In a computer-based search for pieces of DNA that have undergone the most change since the ancestors of humans and chimps diverged, "Human Accelerated Region 1" or HAR1, was a clear standout, said lead author Katie Pollard, assistant professor at the UC Davis Genome Center and the Department of Statistics.
"It's evolving incredibly rapidly," Pollard said. "It's really an extreme case."
As a postdoctoral researcher in the lab of David Haussler at UC Santa Cruz, Pollard first scanned the chimpanzee genome for stretches of DNA that were highly similar between chimpanzees, mice and rats. Then she compared those regions between chimpanzees and humans, looking for the DNA that, presumably, makes a big difference between other animals and ourselves.
HAR1 has only two changes in its 118 letters of DNA code between chimpanzees and chickens. But in the roughly five million years since we shared an ancestor with the chimpanzees, 18 of the 118 letters that make up HAR1 in the human genome have changed.
Experiments led by Sofie Salama at UC Santa Cruz showed that HAR1 is part of two overlapping genes, named HAR1F and HAR1R. Evidence suggests that neither gene produces a protein, but the RNA produced by the HAR1 sequence probably has its own function. Most of the other genes identified by the study also fall outside protein-coding regions, Pollard said.
Structurally, the HAR1 RNA appears to form a stable structure made up of a series of helices. The shapes of human and chimpanzee HAR1 RNA molecules are significantly different, the researchers found.
RNA is usually thought of as an intermediate step in translating DNA into protein. But scientists have begun to realize that some pieces of RNA can have their own direct effects, especially in controlling other genes.
The proteins of humans and chimps are very similar to each other, but are put together in different ways, Pollard said. Differences in how, when and where genes are turned on likely give rise to many of the physical differences between humans and other primates.
Researchers at UC Santa Cruz, the University of Brussels, Belgium and University Claude Bernard in Lyon, France, showed that HAR1F is active during a critical stage in development of the cerebral cortex, a much more complicated structure in humans than in apes and monkeys. The researchers found HAR1F RNA associated with a protein called reelin in the cortex of embryos early in development. The same pattern of expression is found in both humans and rhesus monkeys, but since the human HAR1F has a unique structure, it may act in a slightly different way. Those differences may explain some of the differences between a human and chimp brain.
Andy Fell | EurekAlert!
Making fuel out of thick air
08.12.2017 | DOE/Argonne National Laboratory
‘Spying’ on the hidden geometry of complex networks through machine intelligence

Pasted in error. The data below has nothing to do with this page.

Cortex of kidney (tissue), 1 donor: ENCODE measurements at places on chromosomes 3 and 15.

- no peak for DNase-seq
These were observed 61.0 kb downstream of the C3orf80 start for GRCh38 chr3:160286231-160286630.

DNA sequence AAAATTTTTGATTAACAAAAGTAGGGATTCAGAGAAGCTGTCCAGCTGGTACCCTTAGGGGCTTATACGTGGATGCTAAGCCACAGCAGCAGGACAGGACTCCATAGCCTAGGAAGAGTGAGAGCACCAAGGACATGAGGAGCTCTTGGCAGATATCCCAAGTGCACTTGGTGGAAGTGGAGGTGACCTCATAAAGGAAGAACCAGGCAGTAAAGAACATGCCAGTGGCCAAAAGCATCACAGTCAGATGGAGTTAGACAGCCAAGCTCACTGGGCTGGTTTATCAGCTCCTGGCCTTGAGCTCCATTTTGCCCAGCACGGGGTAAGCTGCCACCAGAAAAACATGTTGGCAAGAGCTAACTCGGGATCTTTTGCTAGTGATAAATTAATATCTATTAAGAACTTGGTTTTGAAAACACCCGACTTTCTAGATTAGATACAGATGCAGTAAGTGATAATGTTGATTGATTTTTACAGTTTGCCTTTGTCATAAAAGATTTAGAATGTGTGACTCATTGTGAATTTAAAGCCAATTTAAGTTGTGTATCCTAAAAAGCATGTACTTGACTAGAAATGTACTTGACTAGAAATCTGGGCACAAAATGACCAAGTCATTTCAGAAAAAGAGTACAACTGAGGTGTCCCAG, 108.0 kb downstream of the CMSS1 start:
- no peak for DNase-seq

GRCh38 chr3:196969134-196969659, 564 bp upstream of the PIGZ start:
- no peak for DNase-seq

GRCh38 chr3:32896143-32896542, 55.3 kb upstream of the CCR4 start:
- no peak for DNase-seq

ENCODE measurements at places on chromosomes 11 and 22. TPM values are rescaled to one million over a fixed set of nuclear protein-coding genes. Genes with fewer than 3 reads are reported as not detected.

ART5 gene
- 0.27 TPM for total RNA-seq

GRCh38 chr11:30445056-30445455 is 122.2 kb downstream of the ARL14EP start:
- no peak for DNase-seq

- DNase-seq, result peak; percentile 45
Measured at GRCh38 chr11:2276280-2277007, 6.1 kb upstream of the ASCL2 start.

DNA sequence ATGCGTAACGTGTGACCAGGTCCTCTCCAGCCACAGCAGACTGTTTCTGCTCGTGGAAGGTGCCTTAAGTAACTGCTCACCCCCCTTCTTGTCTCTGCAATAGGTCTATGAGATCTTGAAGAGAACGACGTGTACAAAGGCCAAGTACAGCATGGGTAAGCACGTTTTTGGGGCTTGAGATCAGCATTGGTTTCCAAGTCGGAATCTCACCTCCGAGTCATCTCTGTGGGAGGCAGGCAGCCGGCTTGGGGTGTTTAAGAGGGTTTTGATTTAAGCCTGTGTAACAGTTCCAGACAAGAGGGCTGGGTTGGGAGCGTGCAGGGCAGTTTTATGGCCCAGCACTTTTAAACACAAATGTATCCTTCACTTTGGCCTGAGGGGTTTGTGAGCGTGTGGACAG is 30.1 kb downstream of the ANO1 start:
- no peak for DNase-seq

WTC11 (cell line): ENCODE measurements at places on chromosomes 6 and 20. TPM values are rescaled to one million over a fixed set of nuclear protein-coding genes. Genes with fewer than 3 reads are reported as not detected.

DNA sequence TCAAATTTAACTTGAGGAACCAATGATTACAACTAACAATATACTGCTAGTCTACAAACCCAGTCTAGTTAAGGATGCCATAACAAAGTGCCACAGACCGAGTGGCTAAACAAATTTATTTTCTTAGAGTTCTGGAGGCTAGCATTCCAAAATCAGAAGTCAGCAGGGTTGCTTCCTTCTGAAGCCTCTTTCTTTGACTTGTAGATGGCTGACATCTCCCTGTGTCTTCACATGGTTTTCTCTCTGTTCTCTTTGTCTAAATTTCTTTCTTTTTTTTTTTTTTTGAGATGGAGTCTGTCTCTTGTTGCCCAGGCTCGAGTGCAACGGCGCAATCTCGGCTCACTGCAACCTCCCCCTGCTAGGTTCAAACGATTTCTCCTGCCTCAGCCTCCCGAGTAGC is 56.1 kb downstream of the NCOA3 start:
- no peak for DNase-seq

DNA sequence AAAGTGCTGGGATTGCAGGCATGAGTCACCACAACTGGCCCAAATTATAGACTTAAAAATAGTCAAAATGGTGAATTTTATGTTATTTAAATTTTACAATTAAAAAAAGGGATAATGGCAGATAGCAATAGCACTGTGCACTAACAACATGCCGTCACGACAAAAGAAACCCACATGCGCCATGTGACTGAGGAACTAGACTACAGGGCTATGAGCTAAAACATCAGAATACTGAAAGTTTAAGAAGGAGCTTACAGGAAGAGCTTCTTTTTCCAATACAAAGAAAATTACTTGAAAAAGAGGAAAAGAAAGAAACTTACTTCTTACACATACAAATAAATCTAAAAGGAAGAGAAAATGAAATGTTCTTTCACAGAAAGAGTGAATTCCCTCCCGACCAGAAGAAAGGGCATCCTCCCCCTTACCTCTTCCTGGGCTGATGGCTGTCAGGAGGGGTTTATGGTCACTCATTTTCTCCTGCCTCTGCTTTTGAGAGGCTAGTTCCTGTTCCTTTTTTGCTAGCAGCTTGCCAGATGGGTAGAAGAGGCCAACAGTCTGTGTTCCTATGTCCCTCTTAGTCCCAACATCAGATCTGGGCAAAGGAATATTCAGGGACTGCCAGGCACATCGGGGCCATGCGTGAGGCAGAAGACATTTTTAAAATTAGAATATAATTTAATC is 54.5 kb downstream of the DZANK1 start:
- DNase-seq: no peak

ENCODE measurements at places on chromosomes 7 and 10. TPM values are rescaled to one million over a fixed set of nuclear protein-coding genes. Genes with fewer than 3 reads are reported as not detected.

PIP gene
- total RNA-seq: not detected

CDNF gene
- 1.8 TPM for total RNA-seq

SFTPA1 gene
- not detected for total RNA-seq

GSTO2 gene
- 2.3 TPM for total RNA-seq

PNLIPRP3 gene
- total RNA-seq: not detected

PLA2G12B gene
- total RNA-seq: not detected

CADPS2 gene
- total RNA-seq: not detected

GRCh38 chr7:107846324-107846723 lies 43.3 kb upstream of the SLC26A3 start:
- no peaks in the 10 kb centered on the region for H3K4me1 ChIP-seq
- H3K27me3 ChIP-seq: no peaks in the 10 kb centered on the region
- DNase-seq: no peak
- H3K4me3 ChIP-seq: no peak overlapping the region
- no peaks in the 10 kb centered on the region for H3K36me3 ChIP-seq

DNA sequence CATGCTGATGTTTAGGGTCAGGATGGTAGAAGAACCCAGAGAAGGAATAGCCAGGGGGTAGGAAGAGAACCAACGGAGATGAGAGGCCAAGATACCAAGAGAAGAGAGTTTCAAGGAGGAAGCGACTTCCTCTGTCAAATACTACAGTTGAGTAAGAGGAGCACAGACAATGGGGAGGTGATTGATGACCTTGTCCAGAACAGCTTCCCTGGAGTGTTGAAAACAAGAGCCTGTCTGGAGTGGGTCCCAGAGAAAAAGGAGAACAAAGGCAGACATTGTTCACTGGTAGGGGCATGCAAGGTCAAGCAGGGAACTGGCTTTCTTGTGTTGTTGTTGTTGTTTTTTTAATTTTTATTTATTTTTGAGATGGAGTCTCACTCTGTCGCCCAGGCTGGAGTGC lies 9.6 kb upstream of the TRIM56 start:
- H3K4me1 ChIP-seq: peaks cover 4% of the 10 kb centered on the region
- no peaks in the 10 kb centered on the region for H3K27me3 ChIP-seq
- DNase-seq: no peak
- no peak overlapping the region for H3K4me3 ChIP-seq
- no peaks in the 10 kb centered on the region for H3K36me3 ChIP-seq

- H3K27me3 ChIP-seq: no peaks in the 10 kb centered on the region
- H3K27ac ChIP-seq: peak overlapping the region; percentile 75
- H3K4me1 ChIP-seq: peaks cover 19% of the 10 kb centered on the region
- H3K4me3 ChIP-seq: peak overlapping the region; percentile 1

08.12.2017 | Technische Universität Dresden
Tiny pores at a cell's entryway act as miniature bouncers, letting in some electrically charged atoms--ions--but blocking others. Operating as exquisitely sensitive filters, these "ion channels" play a critical role in biological functions such as muscle contraction and the firing of brain cells.
To rapidly transport the right ions through the cell membrane, the tiny channels rely on a complex interplay between the ions and surrounding molecules,...
The miniaturization of the current technology of storage media is hindered by fundamental limits of quantum mechanics. A new approach consists in using so-called spin-crossover molecules as the smallest possible storage unit. Similar to normal hard drives, these special molecules can save information via their magnetic state. A research team from Kiel University has now managed to successfully place a new class of spin-crossover molecules onto a surface and to improve the molecule’s storage capacity. The storage density of conventional hard drives could therefore theoretically be increased by more than one hundred fold. The study has been published in the scientific journal Nano Letters.
Over the past few years, the building blocks of storage media have gotten ever smaller. But further miniaturization of the current technology is hindered by...
With innovative experiments, researchers at the Helmholtz-Zentrums Geesthacht and the Technical University Hamburg unravel why tiny metallic structures are extremely strong
Light-weight and simultaneously strong – porous metallic nanomaterials promise interesting applications as, for instance, for future aeroplanes with enhanced...
An interdisciplinary group of researchers interfaced individual bacteria with a computer to build a hybrid bio-digital circuit - Study published in Nature Communications
Scientists at the Institute of Science and Technology Austria (IST Austria) have managed to control the behavior of individual bacteria by connecting them to a...
Physicists in the Laboratory for Attosecond Physics (run jointly by LMU Munich and the Max Planck Institute for Quantum Optics) have developed an attosecond electron microscope that allows them to visualize the dispersion of light in time and space, and observe the motions of electrons in atoms.
The most basic of all physical interactions in nature is that between light and matter. This interaction takes place in attosecond times (i.e. billionths of a...
08.12.2017 | Event News
07.12.2017 | Event News
05.12.2017 | Event News
11.12.2017 | Physics and Astronomy
11.12.2017 | Materials Sciences
11.12.2017 | Earth Sciences